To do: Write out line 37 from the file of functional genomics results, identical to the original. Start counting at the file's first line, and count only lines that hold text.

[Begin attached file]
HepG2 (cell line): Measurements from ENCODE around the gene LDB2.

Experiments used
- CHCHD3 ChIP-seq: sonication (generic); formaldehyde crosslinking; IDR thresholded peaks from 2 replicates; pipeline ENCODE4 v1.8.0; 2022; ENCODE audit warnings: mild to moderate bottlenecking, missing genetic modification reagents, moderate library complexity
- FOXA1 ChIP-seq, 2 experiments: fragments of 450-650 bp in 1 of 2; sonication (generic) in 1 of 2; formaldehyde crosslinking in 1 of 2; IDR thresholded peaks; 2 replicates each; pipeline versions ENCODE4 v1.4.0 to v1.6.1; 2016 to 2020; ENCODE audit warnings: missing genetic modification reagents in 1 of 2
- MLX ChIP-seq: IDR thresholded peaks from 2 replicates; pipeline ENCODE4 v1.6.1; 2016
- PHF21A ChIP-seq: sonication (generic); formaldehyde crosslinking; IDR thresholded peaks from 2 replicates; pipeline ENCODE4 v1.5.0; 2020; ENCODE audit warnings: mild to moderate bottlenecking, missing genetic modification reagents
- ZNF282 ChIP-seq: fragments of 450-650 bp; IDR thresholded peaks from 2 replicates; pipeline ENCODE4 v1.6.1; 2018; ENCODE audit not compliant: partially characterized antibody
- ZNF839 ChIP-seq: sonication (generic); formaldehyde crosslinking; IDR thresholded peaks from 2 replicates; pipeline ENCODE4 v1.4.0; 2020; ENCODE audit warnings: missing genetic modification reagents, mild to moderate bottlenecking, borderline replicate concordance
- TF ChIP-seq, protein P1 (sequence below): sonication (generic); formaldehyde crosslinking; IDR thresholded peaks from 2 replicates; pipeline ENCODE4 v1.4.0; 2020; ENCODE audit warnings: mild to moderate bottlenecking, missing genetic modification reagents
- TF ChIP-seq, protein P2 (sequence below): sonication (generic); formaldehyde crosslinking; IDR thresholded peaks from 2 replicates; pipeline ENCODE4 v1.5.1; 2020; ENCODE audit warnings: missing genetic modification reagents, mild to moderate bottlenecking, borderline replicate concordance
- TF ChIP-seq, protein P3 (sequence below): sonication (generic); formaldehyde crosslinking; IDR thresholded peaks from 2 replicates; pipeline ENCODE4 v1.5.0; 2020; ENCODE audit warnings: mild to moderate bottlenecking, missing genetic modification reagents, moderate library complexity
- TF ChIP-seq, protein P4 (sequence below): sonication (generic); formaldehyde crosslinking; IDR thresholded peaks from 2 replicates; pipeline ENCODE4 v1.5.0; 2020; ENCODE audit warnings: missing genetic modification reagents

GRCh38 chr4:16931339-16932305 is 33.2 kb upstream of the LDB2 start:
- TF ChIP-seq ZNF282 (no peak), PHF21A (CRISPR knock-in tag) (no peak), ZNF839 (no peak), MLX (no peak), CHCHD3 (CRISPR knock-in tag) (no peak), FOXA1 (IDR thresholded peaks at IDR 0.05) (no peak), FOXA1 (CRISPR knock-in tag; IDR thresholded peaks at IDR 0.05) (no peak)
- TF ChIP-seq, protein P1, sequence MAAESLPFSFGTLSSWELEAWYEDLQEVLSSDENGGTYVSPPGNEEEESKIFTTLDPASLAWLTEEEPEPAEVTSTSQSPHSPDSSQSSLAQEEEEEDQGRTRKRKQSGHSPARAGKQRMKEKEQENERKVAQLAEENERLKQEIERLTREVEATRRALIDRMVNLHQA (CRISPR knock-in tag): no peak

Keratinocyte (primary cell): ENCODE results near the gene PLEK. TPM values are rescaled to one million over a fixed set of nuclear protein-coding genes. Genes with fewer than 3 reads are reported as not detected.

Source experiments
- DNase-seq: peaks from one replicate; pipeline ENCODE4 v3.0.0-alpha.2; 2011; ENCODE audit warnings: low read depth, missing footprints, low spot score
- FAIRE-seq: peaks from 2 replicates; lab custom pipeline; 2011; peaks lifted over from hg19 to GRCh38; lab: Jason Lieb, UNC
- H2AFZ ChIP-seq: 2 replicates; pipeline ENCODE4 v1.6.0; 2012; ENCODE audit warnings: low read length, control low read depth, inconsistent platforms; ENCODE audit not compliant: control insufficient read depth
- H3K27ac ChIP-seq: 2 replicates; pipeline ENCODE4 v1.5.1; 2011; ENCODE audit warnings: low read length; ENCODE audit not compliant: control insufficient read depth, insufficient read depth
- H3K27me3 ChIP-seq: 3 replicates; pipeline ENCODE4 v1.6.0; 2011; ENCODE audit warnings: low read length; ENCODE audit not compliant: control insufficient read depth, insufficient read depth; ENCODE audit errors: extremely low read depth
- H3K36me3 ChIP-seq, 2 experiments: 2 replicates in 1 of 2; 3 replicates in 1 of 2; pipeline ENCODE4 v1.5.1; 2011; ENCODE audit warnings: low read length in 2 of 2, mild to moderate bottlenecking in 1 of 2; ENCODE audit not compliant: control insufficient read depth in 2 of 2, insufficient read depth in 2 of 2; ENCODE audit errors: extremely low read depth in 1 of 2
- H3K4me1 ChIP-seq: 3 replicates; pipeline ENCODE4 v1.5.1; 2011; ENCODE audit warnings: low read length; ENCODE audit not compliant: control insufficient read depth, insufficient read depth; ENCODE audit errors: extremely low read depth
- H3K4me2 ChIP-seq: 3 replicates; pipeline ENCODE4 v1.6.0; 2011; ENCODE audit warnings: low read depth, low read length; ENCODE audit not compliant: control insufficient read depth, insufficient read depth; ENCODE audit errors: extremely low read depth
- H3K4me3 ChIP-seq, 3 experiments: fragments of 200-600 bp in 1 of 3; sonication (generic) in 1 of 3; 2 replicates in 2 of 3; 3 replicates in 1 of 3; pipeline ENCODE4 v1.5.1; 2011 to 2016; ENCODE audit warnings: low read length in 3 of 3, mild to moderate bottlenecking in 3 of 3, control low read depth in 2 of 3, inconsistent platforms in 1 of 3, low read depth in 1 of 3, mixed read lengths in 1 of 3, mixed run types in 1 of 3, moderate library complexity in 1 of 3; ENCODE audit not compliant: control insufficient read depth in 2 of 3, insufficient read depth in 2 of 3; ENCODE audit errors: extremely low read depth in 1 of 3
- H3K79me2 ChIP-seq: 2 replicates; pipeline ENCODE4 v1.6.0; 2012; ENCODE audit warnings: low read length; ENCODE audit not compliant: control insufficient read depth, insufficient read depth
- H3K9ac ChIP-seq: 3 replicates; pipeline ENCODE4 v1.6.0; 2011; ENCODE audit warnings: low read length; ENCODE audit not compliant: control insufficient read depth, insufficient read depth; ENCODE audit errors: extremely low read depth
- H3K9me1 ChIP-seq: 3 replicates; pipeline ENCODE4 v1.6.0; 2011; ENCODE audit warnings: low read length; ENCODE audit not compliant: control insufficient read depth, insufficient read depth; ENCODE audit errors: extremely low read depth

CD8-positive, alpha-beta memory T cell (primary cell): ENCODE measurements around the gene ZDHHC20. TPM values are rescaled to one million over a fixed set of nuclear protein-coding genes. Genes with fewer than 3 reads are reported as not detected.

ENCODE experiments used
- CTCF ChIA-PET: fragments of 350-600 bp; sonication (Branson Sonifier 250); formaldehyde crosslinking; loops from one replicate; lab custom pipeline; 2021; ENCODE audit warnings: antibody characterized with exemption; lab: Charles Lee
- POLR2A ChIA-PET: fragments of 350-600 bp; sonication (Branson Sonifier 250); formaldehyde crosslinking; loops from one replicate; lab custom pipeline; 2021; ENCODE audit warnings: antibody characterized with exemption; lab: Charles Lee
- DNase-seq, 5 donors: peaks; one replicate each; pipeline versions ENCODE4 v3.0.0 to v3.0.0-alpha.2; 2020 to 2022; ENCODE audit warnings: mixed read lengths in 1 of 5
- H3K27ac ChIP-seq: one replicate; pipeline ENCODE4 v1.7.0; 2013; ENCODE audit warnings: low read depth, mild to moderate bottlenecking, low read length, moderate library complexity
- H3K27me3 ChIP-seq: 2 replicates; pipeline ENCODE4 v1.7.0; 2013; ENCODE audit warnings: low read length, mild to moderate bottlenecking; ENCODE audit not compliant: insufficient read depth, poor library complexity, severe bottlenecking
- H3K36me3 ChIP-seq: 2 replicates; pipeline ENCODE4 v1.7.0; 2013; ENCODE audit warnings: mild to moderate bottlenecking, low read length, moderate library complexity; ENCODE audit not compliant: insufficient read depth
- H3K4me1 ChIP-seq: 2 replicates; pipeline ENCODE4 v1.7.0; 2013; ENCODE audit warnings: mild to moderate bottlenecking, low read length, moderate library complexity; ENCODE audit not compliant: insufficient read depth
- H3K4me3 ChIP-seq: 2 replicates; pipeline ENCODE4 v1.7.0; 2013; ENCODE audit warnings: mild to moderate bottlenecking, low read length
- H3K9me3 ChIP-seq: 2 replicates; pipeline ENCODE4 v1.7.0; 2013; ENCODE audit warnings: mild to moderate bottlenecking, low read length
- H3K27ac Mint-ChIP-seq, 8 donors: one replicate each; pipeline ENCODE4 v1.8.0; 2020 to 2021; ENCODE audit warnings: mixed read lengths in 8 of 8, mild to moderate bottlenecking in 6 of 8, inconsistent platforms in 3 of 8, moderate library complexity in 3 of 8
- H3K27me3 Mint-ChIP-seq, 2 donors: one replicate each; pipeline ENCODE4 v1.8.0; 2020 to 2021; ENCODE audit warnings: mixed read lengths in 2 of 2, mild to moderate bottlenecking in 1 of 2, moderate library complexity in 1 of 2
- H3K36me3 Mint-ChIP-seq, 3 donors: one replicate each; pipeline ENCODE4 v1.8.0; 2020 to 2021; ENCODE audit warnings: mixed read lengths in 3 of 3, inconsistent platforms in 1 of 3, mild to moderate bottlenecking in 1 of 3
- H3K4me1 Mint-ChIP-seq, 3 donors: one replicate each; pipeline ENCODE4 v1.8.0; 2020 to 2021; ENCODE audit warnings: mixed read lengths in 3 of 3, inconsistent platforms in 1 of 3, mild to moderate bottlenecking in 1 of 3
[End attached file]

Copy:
- H3K36me3 ChIP-seq: 2 replicates; pipeline ENCODE4 v1.7.0; 2013; ENCODE audit warnings: mild to moderate bottlenecking, low read length, moderate library complexity; ENCODE audit not compliant: insufficient read depth